A proposed class action lawsuit has been filed in California against the NCAA and its board of directors over what three plaintiffs, including a former Olympian, allege is the parties’ categorical failure to prevent sexual relationships and abuse between coaches and student-athletes.
According to the sprawling 106-page suit, although the NCAA acknowledges that sexual relationships between coaches and student-athletes have become a real problem—and that such constitute sexual abuse—the governing body has fallen short in its duty to implement and enforce rules that outright prohibit sexual relations between athletic department personnel and student-athletes. The NCAA’s failures in this regard, the plaintiffs say, has created a “national epidemic” that perpetuates what the lawsuit calls “a cycle of sexual abuse similar to that seen in the Catholic Church.”
The complaint alleges that rather than create a system that requires member schools to report coaches who have engaged in inappropriate relationships with student-athletes to the NCAA, the defendants have instead installed a system that “permits the perpetrators to move unchecked among schools.” The lawsuit describes the NCAA’s apparent inaction toward addressing improper relations between athletic department personnel and student-athletes as a prioritization of revenue, alumni donations and tuition over the protection of student-athletes.
The plaintiffs, who each claim there were sexually abused by defendant John Rembao while he was the track and field coach at the University of Texas, aim for their lawsuit to shield future generations of student-athletes from being taken advantage of by athletic department personnel they’ve been led to believe are acting in their best interest.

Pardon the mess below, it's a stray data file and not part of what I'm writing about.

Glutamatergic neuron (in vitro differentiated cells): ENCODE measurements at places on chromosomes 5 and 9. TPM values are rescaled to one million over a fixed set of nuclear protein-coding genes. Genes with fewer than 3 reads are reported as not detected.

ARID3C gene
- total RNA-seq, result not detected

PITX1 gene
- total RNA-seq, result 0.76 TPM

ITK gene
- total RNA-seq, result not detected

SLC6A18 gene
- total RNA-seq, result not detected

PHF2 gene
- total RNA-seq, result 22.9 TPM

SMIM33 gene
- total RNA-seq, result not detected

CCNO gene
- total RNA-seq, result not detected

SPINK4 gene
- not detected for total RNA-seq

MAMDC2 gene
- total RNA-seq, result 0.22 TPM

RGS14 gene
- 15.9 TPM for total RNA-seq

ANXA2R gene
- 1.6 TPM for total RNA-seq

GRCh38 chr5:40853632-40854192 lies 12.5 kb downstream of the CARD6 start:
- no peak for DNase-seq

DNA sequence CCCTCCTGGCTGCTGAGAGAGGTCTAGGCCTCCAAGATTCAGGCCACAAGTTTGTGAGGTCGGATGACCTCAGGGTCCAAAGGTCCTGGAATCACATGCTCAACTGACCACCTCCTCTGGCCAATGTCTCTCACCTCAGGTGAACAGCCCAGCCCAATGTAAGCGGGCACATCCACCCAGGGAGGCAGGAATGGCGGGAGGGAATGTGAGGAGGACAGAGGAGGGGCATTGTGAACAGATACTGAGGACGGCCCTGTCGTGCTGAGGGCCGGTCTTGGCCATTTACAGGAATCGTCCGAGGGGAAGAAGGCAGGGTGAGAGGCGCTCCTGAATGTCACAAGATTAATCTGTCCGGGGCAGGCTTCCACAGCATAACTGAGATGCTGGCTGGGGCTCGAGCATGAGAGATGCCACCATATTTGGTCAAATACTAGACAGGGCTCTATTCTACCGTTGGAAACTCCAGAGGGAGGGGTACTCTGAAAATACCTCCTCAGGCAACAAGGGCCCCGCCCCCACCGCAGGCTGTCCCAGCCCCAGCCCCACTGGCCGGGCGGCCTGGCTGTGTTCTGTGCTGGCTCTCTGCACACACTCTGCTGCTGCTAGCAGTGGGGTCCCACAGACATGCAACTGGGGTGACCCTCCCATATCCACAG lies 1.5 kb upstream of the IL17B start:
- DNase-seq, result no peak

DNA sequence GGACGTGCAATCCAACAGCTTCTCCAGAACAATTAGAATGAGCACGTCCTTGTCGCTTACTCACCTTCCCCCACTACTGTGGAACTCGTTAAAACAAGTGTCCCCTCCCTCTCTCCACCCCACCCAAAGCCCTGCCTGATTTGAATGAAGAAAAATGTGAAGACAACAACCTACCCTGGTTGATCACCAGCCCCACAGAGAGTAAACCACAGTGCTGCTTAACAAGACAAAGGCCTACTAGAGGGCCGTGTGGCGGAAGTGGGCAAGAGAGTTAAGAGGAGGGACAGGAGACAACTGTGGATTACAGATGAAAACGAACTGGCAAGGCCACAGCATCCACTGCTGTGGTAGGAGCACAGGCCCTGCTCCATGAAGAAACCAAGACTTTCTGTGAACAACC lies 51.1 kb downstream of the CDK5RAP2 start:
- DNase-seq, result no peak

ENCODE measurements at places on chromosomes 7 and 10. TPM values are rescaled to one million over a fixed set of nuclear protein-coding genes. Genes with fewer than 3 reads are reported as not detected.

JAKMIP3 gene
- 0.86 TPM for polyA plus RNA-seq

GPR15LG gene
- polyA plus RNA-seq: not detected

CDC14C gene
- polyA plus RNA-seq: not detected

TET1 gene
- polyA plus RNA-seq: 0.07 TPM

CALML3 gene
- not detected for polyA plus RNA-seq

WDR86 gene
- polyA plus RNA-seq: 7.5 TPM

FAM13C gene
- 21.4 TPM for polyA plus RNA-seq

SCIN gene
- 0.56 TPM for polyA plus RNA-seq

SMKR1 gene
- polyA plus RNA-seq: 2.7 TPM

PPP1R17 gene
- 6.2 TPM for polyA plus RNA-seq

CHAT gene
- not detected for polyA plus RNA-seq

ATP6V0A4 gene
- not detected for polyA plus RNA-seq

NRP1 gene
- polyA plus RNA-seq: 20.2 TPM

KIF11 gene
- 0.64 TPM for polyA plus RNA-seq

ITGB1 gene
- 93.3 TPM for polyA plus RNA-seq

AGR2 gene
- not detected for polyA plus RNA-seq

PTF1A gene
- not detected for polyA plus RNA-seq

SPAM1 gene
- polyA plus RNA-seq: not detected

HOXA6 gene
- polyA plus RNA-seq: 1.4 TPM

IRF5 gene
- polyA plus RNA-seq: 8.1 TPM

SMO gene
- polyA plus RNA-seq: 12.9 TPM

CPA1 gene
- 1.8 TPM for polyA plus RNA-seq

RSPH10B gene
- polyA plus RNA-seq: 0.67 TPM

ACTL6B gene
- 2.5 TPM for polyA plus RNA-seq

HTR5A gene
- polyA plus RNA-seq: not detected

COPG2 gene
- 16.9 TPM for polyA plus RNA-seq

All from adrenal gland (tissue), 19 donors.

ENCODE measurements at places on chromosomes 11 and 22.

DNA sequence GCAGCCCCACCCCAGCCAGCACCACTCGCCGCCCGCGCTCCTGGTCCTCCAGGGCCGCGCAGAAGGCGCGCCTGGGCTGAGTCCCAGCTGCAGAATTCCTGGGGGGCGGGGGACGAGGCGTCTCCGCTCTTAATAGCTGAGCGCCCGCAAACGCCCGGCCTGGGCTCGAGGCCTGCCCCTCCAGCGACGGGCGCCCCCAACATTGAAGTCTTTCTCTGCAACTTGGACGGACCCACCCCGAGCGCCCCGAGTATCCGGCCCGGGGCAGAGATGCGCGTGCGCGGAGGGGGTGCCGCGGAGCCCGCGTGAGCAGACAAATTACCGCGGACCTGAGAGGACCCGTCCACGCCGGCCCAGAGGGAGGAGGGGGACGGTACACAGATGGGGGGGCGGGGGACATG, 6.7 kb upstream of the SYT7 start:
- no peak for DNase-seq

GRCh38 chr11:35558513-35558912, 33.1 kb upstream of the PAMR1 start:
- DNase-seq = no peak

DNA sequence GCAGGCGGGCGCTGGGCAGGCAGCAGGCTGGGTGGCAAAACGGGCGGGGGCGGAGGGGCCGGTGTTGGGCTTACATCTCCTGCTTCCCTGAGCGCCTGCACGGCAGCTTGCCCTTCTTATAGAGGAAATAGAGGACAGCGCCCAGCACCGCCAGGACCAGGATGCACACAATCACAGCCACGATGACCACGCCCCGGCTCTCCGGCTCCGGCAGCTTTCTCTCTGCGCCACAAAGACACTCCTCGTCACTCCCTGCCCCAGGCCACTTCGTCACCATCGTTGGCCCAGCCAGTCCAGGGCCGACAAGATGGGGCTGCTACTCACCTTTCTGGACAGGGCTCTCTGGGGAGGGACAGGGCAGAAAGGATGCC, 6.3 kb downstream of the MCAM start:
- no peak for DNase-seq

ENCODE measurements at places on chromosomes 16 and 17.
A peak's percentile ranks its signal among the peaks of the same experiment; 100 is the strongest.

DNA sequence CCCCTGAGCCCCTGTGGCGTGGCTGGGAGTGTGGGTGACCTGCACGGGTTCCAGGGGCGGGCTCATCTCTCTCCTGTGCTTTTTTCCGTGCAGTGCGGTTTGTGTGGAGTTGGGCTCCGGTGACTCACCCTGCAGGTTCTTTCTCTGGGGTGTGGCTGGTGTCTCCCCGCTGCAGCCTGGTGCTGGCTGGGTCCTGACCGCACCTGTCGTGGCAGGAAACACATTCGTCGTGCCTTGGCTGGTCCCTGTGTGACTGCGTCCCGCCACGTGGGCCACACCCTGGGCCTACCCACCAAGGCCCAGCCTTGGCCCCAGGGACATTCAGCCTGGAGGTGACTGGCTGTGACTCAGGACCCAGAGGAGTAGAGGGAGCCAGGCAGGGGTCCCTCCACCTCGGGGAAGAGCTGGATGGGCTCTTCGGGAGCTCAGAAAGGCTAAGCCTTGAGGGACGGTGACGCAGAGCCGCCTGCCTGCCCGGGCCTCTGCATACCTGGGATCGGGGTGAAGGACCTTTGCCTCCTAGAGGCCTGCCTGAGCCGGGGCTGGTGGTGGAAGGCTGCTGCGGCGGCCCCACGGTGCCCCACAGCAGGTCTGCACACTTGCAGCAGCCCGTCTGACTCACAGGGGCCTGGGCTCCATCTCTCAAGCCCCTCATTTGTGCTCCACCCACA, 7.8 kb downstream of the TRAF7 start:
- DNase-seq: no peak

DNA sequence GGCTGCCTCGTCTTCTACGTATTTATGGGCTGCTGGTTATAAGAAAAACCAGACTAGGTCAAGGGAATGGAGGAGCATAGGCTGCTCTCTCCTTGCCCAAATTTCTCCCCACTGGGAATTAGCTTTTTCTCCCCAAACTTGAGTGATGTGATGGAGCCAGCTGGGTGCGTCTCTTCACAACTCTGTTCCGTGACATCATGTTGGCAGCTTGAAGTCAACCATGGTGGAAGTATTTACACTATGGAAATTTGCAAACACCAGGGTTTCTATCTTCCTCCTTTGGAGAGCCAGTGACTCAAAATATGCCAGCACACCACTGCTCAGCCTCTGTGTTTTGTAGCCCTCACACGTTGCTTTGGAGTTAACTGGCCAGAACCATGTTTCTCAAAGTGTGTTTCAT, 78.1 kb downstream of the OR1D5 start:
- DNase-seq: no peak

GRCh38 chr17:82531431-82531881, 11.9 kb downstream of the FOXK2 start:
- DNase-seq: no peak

“By this lawsuit, Plaintiffs come forward and seek to hold the NCAA accountable in two ways: changes to its policies and practices to ensure that it fulfills its obligation to protect student-athletes from sexual abuse by athletic department personnel now and in the future, and compensation for those who have already been subjected to sexual abuse as a result of the NCAA’s failure to do so previously,” the complaint states.
While the NCAA regulates the conduct of coaches in a number of ways, the organization, the lawsuit claims, fails to do so when it comes to the sexual abuse of student-athletes. In fact, the lawsuit, detailing a laundry list of incidents between athletic department personnel and student-athletes dating back to 1993, says the NCAA and its more than 1,000 member colleges and universities took no action on improper relations between coaches and student-athletes for more than 20 years, even after the U.S. Olympic Committee banned coach-athlete sexual relationships. This institutional failure, the plaintiffs say, allowed defendant Rembao to move among schools despite their knowledge that he had engaged in improper relationships with athletes. From the lawsuit:
“John Rembao is just the latest predator in the NCAA who has been publicly outed by several of his victims. Without NCAA rules requiring member institutions to report predators like Rembao to the NCAA, Rembao moved among NCAA schools, preying on female track and field student-athletes. Rembao’s unfettered sexual and emotional abuse physically and emotionally damaged multiple student-athletes, including Plaintiffs.”
The lawsuit seeks to cover a class of student-athletes who participated in NCAA sports at NCAA member institutions from 1992 to the present. Additionally, the case looks to certify a class of student-athletes at NCAA member institutions who were coached by defendant John Rembao.